I know some people that purposely don’t seek out an autism diagnosis (or any medical diagnosis) for fear of the label that it will attach to themself or their child… a label that they will have to carry for life.
While I could go into quite the long winded argument about all of the ways that a diagnosis would help far more than it could ever hinder… instead, I’d like to focus on the label itself.
Anyone that has ever attended high school knows that you simply can not avoid getting some type of label in life. It doesn’t matter who you are or what you do. Even the popular jocks get labels. See? They’re jocks!
They say that if you’re bisexual, you’re confused. If you’re gay, it’s a sin. If you’re fat, you look disgusting. If you’re dressed up, you’re conceited. If you dress for comfort, you’re a slob. If you speak you’re mind, you’re egotistical. If you don’t say anything, you’re rude. If you are nice to strangers, then you’re fake. If you cry, you’re a drama queen. If a female has male friends, she’s a whore. If a male has female friends, he’s a player. If you’re smart, you’re a nerd.
I could go on and on but essentially, the idea is, it doesn’t matter how big, small, tall, short, popular, unpopular, loud, quiet or anything else that you could possibly be… you’re going to get labelled.
It’s just how it goes.
The problem, I think, isn’t so much the label that we are given so much as the assumptions that are made based on that label.
For example.. if you see a woman with a lot of make up, physically fit, very tight and revealing clothing… many people would say “she’s a slut” and with one little word/thought, they assume they know her entire life story.
It becomes an even bigger problem when the label precedes you. For example, going back to the high school reference, word travels fast so if you are really smart… people may start calling you a nerd, geek, poindexter… what ever they think will hurt most.. before they’ve even met you.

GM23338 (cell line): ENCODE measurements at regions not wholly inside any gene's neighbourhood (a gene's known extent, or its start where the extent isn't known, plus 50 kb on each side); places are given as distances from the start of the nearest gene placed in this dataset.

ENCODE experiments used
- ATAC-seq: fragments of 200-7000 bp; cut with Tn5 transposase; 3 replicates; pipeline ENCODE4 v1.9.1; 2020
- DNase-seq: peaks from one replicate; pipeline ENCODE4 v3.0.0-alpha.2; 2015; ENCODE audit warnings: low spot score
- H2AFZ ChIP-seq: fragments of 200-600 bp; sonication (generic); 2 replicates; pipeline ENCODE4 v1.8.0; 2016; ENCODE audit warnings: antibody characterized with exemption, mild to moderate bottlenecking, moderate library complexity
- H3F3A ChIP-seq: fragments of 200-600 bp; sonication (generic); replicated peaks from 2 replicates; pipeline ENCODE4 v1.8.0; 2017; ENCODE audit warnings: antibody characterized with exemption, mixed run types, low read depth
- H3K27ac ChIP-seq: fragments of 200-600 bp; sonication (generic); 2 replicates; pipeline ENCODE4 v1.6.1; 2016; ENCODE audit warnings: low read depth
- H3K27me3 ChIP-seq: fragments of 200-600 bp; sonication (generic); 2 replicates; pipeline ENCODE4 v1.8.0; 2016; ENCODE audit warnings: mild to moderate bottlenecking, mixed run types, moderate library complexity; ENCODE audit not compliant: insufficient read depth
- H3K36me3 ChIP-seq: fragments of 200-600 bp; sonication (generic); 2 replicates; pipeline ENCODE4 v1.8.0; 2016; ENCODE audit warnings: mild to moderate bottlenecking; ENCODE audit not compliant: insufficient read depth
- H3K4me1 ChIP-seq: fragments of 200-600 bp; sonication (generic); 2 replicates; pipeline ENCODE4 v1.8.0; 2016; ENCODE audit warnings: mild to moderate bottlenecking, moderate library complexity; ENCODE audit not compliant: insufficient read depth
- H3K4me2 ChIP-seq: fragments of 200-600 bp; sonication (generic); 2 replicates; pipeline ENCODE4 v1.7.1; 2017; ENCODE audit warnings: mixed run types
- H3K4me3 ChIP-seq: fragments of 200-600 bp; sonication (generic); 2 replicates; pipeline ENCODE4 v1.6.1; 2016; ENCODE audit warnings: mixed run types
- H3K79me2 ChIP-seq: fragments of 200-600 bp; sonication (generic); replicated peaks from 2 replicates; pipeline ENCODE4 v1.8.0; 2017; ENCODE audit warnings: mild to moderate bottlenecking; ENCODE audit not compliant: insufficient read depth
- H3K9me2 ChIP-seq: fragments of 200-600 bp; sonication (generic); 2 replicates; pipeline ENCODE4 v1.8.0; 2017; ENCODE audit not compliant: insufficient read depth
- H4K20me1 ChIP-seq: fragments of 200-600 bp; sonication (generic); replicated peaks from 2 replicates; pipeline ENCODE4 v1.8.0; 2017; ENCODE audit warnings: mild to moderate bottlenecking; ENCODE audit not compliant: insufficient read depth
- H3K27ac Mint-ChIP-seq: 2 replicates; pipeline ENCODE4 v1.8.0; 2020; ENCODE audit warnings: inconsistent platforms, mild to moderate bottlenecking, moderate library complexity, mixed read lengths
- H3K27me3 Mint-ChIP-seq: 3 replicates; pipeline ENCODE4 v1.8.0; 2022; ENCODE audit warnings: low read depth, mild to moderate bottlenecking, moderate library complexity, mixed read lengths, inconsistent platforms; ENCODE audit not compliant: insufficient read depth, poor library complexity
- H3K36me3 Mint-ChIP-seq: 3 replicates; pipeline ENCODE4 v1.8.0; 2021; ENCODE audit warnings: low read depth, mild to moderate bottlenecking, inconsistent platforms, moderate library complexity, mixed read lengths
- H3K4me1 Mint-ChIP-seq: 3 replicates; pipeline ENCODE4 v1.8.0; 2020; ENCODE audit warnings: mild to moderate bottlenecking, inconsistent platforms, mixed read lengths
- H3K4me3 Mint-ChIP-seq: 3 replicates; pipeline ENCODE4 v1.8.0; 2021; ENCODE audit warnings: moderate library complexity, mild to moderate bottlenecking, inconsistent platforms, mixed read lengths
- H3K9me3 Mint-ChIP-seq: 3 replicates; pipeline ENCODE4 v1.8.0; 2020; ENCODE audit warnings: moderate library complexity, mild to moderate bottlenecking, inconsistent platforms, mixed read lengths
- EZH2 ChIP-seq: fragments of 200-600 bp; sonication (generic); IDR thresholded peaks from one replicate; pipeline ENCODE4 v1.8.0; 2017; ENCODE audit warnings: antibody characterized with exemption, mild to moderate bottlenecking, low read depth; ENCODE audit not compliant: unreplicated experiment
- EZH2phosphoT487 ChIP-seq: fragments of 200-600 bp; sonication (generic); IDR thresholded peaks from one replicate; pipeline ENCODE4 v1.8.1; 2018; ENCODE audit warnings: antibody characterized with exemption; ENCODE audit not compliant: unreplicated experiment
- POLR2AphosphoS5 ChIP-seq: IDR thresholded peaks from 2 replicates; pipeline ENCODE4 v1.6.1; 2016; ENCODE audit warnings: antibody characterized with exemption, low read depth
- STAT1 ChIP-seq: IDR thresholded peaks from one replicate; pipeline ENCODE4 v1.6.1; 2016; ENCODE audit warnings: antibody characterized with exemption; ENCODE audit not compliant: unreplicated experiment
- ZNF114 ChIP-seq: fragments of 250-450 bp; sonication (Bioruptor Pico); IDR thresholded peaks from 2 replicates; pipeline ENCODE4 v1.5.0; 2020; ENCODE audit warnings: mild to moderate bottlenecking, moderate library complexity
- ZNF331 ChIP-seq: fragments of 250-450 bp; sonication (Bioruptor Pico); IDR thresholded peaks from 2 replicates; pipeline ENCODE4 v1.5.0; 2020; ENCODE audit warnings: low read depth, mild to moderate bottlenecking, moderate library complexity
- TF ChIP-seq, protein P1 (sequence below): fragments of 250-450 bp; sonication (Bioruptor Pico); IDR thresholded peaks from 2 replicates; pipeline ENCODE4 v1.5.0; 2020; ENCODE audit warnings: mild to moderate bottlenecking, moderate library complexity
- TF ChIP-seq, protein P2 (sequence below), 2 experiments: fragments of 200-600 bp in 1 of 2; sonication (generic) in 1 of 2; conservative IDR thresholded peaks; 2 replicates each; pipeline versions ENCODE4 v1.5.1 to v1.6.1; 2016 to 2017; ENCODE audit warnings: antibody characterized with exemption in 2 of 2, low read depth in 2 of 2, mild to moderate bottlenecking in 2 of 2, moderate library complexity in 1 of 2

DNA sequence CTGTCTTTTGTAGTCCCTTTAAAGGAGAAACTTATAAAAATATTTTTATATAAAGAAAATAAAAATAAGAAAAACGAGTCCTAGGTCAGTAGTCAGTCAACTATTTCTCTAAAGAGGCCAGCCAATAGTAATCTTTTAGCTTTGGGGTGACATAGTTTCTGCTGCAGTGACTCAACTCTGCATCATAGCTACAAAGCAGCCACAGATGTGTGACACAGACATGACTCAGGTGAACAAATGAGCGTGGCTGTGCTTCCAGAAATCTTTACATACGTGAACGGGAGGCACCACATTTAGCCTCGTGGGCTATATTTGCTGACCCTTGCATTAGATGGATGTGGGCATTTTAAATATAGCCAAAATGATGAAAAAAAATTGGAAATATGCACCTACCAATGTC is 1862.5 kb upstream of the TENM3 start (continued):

They can’t possibly know if you’re smart just by seeing you enter a room or walk down the hall but because friends talk to friends… people have already placed a label on you and prepared an entire method of dealing with you before having actually seen you.
This is a very shallow way of living, it’s not fair and it’s very close minded… but we all do it. At least to some extent. When we hear about another parent who behaves one way or another, talks a certain way, believes a certain thing… we’ve already made assumptions and possibly even decided if we’ll like them or not before we ever say hello.
Nicknames are just labels that we approve of
Sometimes, when we get a label based on the way we actually are… as given to us by friends… we don’t mind them. Sometimes they even evolve into nicknames that we live with for many years.
They’re still labels.
But they’re not so bad because they’re not based on assumption, they’re based on our actual personalities or quirks. Sometimes we still don’t like them but sometimes we don’t mind.
Special needs labels
Labels associated with special needs are very rarely welcome ones because they are almost always based on assumptions, misinformation and stereotypes.
When someone uses the r-word in association with autism, I take that very personally because neither myself nor my son fit that definition. No autistics do unless they also have a separate diagnosis for exactly that.
See, if you were to call my son very particular or picky… I’d probably chuckle and agree with you.
It’s still a label.
But it’s one based on getting to know him and what he’s like.
Not all autistics are all that picky. Take me for example. I’m very go with the flow, not caring too much what others want to do as I can do it too, I eat just about anything… my son is the total opposite.
Labels don’t always hurt. Sometimes they are born of familiarity and if welcome by the individual… are acceptable.
One on one, when accepted, labels are ok.
Never any other time.
When made by a group, against a group, based on assumption, rumour or “information”… labels are not ok.
I leave you with this… from the man who played the ninth doctor in Dr. Who.